By
msnbc.com contributor
updated 12/13/2007 8:01:51 PM ET 2007-12-14T01:01:51

As online holiday shoppers rush toward the finish line, more of them may be choosing alternative ways to pay for goods than with credit cards.

Rising credit card rates, consumers facing maxed-out cards and security and convenience are some of the reasons for the shift.

“There are an increasing number of payment alternatives,” said Kurt Peters, editor of InternetRetailer.com, citing services such as eBillme, PaidByCash and Bill Me Later.

In addition, “Merchants don’t want to be locked into just MasterCard, Visa, American Express and Discover cards, and consumers have shown they like the alternatives,” Peters said.

Credit cards now account for 60 percent of all online transactions, debit cards another 26 percent and alternative payment methods 14 percent, said Bruce Cundiff, senior analyst for Javelin Strategy & Research.

By 2012, an estimated 30 percent of online transactions “will be handled by alternative sources of payment,” he said.

“The increase in alternative transactions as a percentage of all transaction volume will affect credit cards, which decrease … from 60 percent in 2007 to 44 percent in 2012,” Javelin said in a September report, “Online Payments Forecast.”

Debit card usage will remain steady, the company said.

Marwan Forzley, president and CEO of eBillme,  said his company’s service “appeals to a type of consumer who does not have a credit card, or whose credit card is maxed out and is looking for other ways to pay.”  

With eBillme, consumers pay for online purchases directly through their online bank accounts, much in the same way they pay electricity and phone bills online.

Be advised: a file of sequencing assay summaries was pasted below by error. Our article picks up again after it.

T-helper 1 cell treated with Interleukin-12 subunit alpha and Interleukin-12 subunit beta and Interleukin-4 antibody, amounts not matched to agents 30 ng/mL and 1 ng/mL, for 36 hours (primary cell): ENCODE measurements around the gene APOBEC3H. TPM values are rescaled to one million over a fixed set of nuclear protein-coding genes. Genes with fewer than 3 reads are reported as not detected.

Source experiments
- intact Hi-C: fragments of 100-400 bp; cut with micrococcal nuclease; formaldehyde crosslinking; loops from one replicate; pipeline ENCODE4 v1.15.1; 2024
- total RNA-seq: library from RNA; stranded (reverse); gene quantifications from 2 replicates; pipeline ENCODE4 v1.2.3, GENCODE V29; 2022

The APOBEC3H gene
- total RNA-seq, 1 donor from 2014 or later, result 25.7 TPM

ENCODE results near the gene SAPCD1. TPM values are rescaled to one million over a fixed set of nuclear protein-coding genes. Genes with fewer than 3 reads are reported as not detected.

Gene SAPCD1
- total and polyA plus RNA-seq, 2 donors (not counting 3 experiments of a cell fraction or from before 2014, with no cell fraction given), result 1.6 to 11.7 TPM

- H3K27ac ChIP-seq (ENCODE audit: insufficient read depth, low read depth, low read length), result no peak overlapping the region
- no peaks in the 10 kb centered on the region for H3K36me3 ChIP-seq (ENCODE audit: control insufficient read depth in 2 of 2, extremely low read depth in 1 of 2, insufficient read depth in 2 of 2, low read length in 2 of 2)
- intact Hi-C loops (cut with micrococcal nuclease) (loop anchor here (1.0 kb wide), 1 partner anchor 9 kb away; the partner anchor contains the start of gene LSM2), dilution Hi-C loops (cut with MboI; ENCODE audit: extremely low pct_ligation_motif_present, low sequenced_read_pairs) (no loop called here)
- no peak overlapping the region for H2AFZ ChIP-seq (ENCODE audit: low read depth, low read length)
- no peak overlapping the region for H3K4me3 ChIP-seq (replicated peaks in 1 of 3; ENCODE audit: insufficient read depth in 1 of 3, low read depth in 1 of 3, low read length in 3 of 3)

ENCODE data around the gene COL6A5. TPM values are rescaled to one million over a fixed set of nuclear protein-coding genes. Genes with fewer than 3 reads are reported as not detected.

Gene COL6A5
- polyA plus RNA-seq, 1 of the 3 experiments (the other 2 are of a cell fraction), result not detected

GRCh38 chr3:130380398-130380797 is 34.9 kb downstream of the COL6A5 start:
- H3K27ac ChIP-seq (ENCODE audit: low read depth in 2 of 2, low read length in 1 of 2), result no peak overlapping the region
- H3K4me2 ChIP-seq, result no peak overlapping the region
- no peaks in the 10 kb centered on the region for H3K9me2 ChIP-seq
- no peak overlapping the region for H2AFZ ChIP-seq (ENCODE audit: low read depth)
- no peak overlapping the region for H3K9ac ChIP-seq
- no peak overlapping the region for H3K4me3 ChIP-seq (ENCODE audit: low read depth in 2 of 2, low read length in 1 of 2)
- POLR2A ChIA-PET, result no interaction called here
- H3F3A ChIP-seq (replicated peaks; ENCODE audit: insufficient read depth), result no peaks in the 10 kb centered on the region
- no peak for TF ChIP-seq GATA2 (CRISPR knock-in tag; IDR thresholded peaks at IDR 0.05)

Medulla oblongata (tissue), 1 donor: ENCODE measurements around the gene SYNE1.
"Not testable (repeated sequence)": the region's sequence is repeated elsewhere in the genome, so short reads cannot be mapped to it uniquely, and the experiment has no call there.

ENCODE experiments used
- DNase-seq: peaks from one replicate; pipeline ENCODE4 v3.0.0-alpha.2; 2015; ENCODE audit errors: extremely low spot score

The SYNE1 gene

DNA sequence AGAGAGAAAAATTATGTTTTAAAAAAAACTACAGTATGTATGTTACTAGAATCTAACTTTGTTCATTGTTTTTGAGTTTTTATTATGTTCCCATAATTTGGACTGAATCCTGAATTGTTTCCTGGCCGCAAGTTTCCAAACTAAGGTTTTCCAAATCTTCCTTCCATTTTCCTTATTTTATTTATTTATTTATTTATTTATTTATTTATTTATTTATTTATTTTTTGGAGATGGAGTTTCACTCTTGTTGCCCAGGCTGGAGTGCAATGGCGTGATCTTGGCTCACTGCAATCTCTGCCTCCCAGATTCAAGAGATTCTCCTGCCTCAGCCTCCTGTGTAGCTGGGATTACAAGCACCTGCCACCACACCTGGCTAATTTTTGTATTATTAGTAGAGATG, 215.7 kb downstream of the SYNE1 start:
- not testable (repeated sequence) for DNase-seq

Merchants are charged a fee of between 1 and 1.5 percent for each transaction, compared to between 2 and 4 percent charged by credit card giants such as MasterCard and Visa.

With 84 million online banking users in the United States, Forzley said, online banking “is becoming a mainstream service,” and by using a service such as eBillme, “you’re using the money you have in your online account to pay a merchant.”

Among the companies that now use eBillme are Crutchfield, TigerDirect, and LuggagePoint.com. 

Ebillme acts as an intermediary in the buying process. When a shopper chooses eBillme at checkout, their order is confirmed with a bill sent to their e-mail address. It’s up to the shopper to pay the bill through their online checking account.

“The merchant ships when you pay,” Forzley said.

PaidByCash,  operated by Retail Expansion Network of Oakland, Calif., is geared to consumers who may not want to use credit cards online, or who may not have bank accounts.

Customers can load up to $350 on a PaidByCash card account for use online, purchasing the cards at stores such as Kmart, Rite-Aid, Safeway and Food Lion.

Payment is made through Western Union. The card itself is activated online, and can be used at sites where debit MasterCards are accepted.

Bill Me Later, another service, bills customers for their online purchases with payment terms similar to those of a credit card.

Customers have at least 25 days from the date of the first purchase before payment is due, according to the company, whose clients include Walmart.com, Overstock.com and Petco.

As with PaidByCash and eBillme, no credit card is needed with Bill Me Later, so concerns about security and fraud are lesser.

“The kind of consumers looking for these alternatives are looking for increased convenience or security in the transaction process,” said Cundiff of Javelin Strategy & Research.

Bill Me Later, he said,  “has done a really good job integrating themselves with the marketing options of merchants, with such programs as ’90 days same as cash.’

“They’ve seen a lot of success with that in driving sales, and bringing customers to the Web sites.”

The Electronic Retailing Association advises consumers to make sure they read the fine print and know their rights when dealing with alternative online payment programs.

“As an industry, we’re agnostic about the various payment methods,” said Bill McClellan, the association’s vice president of government affairs.

“As retailers, what we look for is a track record of security and soundness.”

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